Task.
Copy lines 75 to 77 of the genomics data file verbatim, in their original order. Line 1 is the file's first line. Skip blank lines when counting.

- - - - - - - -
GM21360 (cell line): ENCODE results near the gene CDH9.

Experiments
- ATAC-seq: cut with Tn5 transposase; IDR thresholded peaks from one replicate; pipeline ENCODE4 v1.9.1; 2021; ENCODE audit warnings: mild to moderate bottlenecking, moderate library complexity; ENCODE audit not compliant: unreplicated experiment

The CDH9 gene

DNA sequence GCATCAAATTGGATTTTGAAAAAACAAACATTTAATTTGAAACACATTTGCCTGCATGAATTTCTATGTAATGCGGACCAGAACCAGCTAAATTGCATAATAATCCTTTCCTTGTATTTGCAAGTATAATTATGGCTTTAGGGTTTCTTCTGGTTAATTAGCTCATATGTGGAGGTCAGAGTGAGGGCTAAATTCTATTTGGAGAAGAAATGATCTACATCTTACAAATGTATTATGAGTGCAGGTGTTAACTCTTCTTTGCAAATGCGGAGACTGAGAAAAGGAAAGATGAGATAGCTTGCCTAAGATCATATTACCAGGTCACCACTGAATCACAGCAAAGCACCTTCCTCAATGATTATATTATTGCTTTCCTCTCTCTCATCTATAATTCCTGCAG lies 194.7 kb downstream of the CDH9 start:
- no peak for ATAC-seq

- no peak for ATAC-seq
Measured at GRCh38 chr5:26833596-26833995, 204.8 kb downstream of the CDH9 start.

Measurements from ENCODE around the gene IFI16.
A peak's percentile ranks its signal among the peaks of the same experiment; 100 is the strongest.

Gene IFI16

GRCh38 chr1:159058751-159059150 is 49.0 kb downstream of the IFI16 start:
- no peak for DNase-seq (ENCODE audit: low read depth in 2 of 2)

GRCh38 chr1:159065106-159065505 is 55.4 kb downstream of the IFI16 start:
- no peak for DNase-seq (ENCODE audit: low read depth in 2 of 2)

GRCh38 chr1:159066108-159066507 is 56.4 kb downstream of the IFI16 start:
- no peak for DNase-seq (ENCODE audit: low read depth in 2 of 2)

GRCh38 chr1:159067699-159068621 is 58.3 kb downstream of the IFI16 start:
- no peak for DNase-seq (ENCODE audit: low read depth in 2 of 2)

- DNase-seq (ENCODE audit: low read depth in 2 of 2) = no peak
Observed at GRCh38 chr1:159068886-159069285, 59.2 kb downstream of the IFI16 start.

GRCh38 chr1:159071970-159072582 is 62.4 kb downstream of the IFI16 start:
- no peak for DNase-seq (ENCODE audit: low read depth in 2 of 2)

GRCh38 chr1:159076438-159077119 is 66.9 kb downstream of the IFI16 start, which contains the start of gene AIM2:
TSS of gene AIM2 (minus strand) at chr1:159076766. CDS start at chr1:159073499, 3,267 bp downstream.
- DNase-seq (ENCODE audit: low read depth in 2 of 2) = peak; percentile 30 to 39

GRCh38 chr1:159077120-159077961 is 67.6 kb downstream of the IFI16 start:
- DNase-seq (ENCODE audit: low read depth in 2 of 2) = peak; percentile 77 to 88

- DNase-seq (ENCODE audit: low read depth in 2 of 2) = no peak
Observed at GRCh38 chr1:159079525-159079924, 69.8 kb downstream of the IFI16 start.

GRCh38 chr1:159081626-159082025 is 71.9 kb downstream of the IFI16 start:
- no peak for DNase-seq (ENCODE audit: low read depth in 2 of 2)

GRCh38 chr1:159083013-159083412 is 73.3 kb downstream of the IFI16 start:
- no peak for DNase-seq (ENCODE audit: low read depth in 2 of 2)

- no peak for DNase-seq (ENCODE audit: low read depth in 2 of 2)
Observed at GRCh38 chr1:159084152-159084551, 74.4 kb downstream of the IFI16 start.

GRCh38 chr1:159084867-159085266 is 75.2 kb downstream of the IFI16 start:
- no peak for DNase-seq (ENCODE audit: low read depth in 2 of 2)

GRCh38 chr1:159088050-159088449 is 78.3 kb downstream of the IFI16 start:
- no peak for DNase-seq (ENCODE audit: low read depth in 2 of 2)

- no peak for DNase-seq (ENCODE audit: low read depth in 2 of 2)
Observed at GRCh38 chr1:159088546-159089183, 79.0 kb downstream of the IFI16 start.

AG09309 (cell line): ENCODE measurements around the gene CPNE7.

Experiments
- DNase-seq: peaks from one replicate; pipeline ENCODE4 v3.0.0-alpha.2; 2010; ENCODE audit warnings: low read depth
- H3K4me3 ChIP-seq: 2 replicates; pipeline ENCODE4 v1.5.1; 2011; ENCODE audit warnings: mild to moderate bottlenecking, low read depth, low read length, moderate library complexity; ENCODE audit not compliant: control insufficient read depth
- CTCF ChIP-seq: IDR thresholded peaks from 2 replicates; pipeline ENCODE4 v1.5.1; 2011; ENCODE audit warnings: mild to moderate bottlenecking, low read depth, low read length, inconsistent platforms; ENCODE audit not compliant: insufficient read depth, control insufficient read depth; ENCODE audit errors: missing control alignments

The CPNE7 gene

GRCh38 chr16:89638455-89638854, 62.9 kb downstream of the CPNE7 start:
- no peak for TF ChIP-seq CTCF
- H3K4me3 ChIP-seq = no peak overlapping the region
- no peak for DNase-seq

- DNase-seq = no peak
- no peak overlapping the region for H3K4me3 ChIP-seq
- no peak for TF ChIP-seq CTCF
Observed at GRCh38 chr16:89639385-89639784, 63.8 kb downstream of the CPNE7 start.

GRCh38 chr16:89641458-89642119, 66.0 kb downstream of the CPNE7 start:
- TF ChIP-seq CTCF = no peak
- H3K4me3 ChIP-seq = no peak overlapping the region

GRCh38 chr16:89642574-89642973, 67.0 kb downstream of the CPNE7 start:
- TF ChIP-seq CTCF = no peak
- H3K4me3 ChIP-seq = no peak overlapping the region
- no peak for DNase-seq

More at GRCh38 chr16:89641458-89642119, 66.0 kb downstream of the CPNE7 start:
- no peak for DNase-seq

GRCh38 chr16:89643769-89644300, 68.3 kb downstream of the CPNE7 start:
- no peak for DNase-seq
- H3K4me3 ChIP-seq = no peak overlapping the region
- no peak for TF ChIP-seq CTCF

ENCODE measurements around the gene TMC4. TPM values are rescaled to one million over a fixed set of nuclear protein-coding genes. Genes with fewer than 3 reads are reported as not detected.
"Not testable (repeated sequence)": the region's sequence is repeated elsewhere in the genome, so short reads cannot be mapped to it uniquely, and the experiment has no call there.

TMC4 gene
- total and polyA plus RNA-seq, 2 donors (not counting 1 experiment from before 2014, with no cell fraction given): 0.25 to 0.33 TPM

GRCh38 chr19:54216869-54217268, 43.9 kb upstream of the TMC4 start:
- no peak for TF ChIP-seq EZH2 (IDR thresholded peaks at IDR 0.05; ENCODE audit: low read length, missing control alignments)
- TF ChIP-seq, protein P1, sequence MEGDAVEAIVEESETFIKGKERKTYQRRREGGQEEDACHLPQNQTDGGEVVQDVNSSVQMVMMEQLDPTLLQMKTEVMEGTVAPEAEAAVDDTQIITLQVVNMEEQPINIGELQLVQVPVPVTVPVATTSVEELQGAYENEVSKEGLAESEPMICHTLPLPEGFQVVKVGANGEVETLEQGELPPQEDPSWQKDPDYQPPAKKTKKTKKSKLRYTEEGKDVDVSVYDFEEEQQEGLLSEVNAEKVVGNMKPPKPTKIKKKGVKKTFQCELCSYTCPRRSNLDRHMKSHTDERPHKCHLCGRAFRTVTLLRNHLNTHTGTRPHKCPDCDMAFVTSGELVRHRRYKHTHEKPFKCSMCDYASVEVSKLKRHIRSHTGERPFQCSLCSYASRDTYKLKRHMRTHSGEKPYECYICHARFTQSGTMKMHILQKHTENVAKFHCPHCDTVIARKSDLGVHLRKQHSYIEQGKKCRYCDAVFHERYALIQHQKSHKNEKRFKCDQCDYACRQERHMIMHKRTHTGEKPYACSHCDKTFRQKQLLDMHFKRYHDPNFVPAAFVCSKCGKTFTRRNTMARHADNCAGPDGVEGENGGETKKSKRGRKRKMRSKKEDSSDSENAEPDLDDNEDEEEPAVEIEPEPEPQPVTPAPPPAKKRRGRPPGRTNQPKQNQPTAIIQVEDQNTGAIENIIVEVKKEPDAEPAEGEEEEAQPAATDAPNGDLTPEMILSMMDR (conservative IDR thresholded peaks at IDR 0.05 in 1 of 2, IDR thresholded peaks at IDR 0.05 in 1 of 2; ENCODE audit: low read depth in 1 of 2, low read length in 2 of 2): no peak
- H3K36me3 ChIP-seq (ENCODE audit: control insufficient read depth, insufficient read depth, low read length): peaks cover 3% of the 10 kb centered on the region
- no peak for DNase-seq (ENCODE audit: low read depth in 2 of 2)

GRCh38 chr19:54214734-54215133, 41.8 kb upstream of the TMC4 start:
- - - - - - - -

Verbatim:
- no peak for TF ChIP-seq EZH2 (IDR thresholded peaks at IDR 0.05; ENCODE audit: low read length, missing control alignments)
- TF ChIP-seq, protein P1, sequence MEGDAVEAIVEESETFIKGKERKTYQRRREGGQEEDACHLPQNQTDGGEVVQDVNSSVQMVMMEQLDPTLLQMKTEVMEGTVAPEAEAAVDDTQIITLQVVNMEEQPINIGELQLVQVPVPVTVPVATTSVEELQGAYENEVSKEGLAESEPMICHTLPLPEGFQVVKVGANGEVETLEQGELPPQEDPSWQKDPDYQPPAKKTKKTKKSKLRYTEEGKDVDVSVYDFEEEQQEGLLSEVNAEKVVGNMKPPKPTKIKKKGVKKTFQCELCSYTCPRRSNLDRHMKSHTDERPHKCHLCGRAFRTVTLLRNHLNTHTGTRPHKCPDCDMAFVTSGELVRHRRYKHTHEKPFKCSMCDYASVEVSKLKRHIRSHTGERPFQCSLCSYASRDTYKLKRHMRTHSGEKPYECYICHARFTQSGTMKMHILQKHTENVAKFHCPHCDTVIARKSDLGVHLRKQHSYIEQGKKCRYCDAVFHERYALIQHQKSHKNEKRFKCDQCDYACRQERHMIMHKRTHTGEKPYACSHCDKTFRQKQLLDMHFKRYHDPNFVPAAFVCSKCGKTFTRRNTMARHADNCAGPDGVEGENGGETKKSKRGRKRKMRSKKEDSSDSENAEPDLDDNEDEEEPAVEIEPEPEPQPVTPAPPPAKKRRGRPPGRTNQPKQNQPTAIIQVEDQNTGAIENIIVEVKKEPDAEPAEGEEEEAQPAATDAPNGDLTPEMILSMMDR (conservative IDR thresholded peaks at IDR 0.05 in 1 of 2, IDR thresholded peaks at IDR 0.05 in 1 of 2; ENCODE audit: low read depth in 1 of 2, low read length in 2 of 2): no peak
- H3K36me3 ChIP-seq (ENCODE audit: control insufficient read depth, insufficient read depth, low read length): peaks cover 3% of the 10 kb centered on the region